Identifying primary, secondary and tertiary blast force skeletal trauma patterns for forensic recovery applications
Carmona, Arlett Johanna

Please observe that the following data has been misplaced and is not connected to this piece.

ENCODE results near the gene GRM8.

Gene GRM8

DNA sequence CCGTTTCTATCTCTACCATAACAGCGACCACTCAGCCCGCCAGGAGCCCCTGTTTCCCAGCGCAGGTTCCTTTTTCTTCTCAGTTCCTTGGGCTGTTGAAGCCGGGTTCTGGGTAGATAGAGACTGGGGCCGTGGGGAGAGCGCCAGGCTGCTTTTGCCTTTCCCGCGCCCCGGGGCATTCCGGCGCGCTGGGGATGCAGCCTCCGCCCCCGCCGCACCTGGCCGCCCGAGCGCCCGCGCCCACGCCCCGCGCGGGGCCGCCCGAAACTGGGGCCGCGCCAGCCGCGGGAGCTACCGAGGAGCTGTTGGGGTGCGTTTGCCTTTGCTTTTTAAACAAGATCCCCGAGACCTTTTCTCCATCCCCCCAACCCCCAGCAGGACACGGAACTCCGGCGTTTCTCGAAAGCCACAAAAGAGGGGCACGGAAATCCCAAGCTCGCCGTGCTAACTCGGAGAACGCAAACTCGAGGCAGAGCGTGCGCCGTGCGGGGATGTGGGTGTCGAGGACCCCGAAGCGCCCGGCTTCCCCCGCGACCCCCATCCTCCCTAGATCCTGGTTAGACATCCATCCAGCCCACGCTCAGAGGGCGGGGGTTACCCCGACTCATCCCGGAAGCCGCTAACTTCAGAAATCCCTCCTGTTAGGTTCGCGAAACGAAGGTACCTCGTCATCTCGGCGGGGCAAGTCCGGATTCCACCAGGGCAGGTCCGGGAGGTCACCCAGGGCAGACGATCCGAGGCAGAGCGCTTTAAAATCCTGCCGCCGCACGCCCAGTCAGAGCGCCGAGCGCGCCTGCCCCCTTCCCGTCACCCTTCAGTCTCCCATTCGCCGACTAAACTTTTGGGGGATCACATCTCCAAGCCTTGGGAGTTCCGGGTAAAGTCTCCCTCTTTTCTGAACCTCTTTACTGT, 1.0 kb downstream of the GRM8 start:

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Blast injuries are more commonplace today than in the past, due to the current sociopolitical climate and tactical mode of modern warfare. Yet, skeletal blast trauma has not been well researched, and forensic anthropology literature regarding blast trauma is sparse. Skeletal trauma and identifying the corresponding mechanism is a quintessential aspect of forensic anthropology. Blast trauma is distinguished into four categories: primary, secondary, tertiary and quaternary, based on blast’s impact on the body and the mechanism by which trauma is sustained such as contact with the blast wave. These levels and severity are dependent upon variables including distance from the explosive, type of explosive and crowding of people or objects and enclosure of the blast site. Primary blast trauma is caused by contact with the explosive blast wave, secondary is associated with the penetration of fragments from the explosive like shrapnel and tertiary is caused by contact with the blast wind which often results in bodily displacement. This study aims to expand the literature that exists for skeletal trauma and anthropology, by examining and identifying patterns at the primary, secondary and tertiary mechanism levels of skeletal blast trauma, as well as the post-blast dispersion pattern. The experimental specimens consisted of ten clothed whole domesticated pigs (Sus scrofa) to serve as proxy for humans and two different explosive attack scenarios were utilized. The first was a standalone improvised explosive device, IED, attack and the second was modeled after a suicide bomber scenario fitted with shrapnel. Additionally, three specimens were fitted with Kevlar®️ vests to examine trauma pattern differences and amount of skeletal trauma between specimens. Both scenarios were carried out with associated furniture and constructed wooden enclosure on an explosive testing range to recreate a semi-enclosed crowded city environment, which is a common target of terrorist attacks. Following the blasts, a forensic recovery team assisted with the recovery and mapping of remains. It was hypothesized that the aforementioned three levels of blast force trauma would have distinct trauma patterns which could then be applied in forensic analyses of human remains found at blast sites as well as recreating the scene pre-blast. Different patterns of trauma corresponding to mechanism levels were indeed observed, as well as an increase in trauma among the pigs fitted with Kevlar vests, especially of the vertebral column; 61 elements from vested pigs sustained fractures while only 45 elements of non-vested pigs sustained fractures. Observed primary trauma included comminuted, oblique and spiral fractures in the long bones, diastatic fractures of the cervical vertebrae and rib fractures. Secondary trauma consisted of ballistic trauma and pelvic fractures. Tertiary trauma included oblique, comminuted and linear fractures in various elements; the most frequently fractured elements were the ribs and vertebrae. All vested pigs presented ballistic trauma, as well as the most vertebral fractures overall, especially in the lower thoracic and lower cervical vertebrae. There was a disparity in the amount of observed trauma between the two scenarios. The suicide bomber scenario presented more trauma with 8.18% of all elements fractured, while only 1.23% of elements were fractured in the IED scenario. The mapping of the scene provided a new insight observed in both scenarios in the processing of a blast site which could help in reducing the duration of recovery while maximizing the yield of recovery. 85% of all debris and remains were found behind the seat of the blast rather than in front, which is what is typically expected. The observed trauma, especially in the vested pigs, furthers the current understanding of the biomechanics of blast trauma fractures and injuries.
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